I’ve grown up in a soccer environment as my dad is a soccer coach and my brother has played soccer since he was in elementary school. This documentary therefore affected me in both the soccer way and culturally. For some reason I never realized that North Korea also played soccer. It was a huge (yet also pleasant) surprise that North Korea made that big of a mark in the World Cup. My first response to learning about this was shock but then as I learned about the circumstances of the times, my shock became pride. Granted, I’m not North Korean, but I am Korean and we’re all the same regardless.
I did some more research about Asian teams in the World Cup. North Korea was the third Asian team to make a mark in World Cup history and in fact is still today the team that went the farthest in the world renowned competition. No other Asian team has made it to the quarter finals (sadly…). Kim Il Sung wasn’t exaggerating when he said that the North Korean team was representing the ‘coloured’ people in the World Cup. More than just bringing pride to North Korea, the team was the face for Africa, Asia, and the Middle East.
It was inspiring to see the players sing victory songs and play against internationally renowned teams like Italy and the Soviet Union. It was also very relatable. Nowadays, North Korea is not seen as people who also play soccer and laugh among friends. Granted, things have changed in the country from 1966 but the North Korean people are still people like us who would love to play a game of soccer or cheer for their national team.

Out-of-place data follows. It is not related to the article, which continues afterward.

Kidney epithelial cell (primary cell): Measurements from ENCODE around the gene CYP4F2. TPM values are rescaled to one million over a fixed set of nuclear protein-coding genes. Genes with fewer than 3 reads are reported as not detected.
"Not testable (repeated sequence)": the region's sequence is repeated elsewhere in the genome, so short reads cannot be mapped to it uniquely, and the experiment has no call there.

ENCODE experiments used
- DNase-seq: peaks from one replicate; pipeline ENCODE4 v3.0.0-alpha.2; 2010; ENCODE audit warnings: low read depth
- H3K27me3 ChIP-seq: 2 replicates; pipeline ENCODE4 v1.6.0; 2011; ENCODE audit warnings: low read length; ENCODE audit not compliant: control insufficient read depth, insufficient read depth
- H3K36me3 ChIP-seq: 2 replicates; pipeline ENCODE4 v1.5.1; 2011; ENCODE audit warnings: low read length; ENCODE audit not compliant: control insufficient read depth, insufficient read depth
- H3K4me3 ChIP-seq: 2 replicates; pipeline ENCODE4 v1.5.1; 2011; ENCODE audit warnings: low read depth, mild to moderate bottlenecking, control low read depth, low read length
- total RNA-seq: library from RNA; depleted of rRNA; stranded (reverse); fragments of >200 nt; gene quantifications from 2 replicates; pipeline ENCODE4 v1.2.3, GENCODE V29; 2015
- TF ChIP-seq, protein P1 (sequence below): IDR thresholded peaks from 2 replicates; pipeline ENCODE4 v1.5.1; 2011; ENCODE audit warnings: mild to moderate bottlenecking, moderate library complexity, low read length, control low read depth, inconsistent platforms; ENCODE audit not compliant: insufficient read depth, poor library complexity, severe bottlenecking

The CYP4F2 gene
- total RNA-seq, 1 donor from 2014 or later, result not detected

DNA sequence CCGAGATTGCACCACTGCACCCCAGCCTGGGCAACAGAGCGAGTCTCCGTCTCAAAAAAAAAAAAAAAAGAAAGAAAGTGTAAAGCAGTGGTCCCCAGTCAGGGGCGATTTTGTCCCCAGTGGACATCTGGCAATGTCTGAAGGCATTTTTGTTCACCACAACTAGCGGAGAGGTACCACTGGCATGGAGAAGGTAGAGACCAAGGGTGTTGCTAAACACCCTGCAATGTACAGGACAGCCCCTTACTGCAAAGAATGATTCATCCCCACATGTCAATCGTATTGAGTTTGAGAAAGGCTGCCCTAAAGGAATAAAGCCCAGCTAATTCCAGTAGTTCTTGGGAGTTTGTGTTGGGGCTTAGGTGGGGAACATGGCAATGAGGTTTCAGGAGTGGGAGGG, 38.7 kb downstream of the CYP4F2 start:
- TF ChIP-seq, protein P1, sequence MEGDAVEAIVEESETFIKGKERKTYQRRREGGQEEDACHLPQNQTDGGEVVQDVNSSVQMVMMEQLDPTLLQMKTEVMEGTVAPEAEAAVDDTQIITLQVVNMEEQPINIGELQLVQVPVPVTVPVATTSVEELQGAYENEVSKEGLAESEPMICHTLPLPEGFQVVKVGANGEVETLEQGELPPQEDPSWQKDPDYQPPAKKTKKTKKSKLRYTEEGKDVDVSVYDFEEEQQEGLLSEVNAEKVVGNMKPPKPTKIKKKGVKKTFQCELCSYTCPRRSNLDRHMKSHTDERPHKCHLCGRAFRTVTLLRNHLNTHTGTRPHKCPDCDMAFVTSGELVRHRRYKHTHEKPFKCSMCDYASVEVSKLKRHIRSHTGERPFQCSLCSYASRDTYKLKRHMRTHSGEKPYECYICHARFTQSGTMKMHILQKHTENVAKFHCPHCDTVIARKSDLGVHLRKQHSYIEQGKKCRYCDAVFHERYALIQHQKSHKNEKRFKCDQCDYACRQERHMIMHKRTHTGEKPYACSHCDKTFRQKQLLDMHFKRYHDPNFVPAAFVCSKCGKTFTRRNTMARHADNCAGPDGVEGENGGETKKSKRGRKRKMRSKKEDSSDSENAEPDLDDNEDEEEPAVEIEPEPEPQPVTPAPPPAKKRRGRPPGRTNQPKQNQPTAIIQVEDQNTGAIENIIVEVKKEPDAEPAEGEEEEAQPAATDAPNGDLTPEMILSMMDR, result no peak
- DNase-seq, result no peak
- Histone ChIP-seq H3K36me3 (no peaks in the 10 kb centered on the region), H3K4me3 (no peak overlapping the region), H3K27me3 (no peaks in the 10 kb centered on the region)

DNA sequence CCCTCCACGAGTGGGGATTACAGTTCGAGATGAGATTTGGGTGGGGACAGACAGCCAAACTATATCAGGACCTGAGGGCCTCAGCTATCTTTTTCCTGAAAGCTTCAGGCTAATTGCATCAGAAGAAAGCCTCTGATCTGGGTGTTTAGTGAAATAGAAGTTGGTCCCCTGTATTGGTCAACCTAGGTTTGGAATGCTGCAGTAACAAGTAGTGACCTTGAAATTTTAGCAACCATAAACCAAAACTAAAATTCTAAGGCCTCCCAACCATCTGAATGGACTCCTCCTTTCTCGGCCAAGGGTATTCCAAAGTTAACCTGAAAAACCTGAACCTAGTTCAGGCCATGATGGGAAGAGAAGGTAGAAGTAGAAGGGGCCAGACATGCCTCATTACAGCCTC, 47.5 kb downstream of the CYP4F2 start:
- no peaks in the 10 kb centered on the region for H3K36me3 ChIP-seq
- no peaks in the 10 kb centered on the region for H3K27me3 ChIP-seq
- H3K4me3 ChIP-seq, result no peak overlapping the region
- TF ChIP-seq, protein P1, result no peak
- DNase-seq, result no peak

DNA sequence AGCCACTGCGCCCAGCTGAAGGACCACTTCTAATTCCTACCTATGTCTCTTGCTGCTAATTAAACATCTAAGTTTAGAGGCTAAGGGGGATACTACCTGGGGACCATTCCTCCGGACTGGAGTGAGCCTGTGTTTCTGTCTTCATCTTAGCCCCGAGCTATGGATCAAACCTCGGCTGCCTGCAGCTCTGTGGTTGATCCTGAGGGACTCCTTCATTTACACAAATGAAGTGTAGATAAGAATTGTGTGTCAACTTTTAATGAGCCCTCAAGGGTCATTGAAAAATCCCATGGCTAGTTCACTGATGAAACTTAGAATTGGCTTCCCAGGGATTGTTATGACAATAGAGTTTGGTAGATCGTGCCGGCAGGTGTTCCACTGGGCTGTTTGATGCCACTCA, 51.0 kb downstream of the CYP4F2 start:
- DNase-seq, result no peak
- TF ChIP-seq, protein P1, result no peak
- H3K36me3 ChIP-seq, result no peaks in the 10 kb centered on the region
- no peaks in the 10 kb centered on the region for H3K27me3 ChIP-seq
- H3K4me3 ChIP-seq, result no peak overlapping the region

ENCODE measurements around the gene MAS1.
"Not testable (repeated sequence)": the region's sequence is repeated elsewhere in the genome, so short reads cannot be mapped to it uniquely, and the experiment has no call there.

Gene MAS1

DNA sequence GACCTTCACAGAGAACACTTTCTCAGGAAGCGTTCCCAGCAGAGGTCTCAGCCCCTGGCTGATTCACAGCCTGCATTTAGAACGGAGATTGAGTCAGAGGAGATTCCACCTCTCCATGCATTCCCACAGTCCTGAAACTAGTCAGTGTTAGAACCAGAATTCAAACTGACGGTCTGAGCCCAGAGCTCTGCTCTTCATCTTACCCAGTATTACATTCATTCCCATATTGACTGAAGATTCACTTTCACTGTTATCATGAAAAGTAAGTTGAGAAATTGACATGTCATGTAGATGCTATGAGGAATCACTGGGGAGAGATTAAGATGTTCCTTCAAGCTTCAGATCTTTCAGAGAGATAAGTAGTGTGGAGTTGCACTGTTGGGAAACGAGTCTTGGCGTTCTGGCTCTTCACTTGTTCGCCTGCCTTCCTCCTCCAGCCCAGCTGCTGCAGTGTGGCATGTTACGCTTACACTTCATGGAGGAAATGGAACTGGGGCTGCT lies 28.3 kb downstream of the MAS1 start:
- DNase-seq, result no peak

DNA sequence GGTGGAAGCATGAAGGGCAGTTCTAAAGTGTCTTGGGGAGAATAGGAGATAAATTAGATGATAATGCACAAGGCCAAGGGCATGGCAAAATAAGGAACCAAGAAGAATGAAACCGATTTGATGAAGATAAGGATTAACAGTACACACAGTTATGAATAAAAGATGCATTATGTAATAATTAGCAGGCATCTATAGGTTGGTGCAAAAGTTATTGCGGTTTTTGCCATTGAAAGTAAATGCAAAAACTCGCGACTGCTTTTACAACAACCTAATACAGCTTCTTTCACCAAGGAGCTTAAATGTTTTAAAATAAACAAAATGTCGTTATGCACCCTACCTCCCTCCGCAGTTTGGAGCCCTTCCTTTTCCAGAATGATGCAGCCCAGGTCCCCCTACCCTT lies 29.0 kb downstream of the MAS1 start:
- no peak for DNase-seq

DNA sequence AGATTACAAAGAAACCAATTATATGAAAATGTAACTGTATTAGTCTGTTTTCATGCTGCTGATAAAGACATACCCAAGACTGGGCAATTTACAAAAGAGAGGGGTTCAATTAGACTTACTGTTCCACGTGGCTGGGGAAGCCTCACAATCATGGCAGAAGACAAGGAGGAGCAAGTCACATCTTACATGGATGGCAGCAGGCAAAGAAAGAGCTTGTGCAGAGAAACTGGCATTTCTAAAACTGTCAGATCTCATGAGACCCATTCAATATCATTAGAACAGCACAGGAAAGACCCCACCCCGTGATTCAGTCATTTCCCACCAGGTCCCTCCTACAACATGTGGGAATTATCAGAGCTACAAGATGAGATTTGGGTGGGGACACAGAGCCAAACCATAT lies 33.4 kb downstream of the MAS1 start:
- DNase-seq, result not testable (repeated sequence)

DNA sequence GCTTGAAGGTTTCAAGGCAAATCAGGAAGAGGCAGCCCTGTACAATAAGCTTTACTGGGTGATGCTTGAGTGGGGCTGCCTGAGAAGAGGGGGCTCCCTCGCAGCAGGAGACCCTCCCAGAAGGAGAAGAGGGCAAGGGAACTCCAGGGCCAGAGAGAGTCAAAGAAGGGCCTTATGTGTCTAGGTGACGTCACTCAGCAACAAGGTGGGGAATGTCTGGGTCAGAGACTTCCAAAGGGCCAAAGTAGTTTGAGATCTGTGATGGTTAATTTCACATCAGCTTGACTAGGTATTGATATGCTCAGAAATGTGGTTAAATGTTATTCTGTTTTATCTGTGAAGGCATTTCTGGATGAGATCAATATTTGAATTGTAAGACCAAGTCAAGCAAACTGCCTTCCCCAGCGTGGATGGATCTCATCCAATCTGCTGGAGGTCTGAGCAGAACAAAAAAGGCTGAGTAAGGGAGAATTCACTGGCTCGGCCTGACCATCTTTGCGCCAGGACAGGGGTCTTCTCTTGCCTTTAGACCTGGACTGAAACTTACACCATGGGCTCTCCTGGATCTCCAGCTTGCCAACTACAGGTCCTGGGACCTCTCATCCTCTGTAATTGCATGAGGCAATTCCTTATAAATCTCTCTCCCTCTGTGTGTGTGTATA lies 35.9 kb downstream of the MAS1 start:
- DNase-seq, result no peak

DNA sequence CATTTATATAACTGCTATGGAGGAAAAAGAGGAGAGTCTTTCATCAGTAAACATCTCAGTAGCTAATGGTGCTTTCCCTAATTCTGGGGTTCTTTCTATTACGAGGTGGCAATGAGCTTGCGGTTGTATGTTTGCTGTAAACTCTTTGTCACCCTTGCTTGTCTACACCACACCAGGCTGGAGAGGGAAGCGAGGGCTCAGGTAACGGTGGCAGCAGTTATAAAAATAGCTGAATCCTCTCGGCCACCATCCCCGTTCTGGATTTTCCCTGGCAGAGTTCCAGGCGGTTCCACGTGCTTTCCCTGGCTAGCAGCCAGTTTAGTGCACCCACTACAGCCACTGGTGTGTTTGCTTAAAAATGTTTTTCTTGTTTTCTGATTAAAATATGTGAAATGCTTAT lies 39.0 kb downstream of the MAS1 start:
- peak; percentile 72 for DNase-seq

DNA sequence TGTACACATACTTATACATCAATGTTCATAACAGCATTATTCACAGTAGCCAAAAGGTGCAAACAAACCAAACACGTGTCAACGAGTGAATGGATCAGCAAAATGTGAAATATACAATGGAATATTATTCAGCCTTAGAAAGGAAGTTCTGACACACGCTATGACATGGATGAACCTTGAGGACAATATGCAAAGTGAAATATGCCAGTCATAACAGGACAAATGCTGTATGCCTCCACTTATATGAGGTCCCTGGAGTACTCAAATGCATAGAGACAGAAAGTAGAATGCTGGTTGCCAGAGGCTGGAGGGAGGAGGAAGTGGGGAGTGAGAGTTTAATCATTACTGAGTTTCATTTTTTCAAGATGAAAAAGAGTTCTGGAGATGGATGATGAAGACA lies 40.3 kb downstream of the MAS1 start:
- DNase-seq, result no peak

However, overshadowing the underdog story of the North Korean soccer team was Kim Il Sung and his carefully constructed state. Along with the passion the players had for the game, the love they had for Kim was as strong, if not stronger. When the players spoke about Kim Il Sung, they started to cry simply by thinking about the man. It was a very raw, honest crying, and seemed very natural. It was a bit unnerving to see grown men cry about their leader, especially because they didn’t even know everything the man had done. The Kim Il Sung everyone praised was only the fabricated and good sides of him. They were ignorant of the truths of their beloved leader, as was clearly shown by their honest tears. That it itself is an amazing testimony to the power of the North Korean propaganda.
Stepping back from the euphoria of the soccer story and the undertones of Kim Il Sung, it’s hard to believe that North Korea has progressed to where it is now. Why is North Korea so much more hidden now? During the 1966 World Cup, the North Korean players were freely mingling with the native British players and forming friendships. Didn’t the British ever wonder about what happened to their friends? I’d love to meet a British native who attended the 1966 World Cup. What are their thoughts about North Korea now?
And also, what is happening with the soccer in North Korea? The national team made only two appearances nationally, in the famous 1966 World Cup and in the 2010 World Cup. How different was it between the two appearances? Were the players still allowed to mingle as freely with other players? How is the training done in North Korea: is it strict, military-style or is it done freely, to encourage a love of the game?
If anything, this document showed me once again the power of ordinary acts in the face of strict opposition. I never realized that everyday activities like dancing in the case of the Choi Seung-Hee or soccer like the 1966 World Cup could shine so much light about places like North Korea. It’s inspiring to see that even in places of harsh conditions, people can still find joy in sports or the arts. We’re all, after all, the same human beings with needs to have fun and express ourselves.
//This was originally a post for my Asian Civilization class. It was supposed to be 200 words but I wrote 3x more words AHAHAHAHA. #nerdy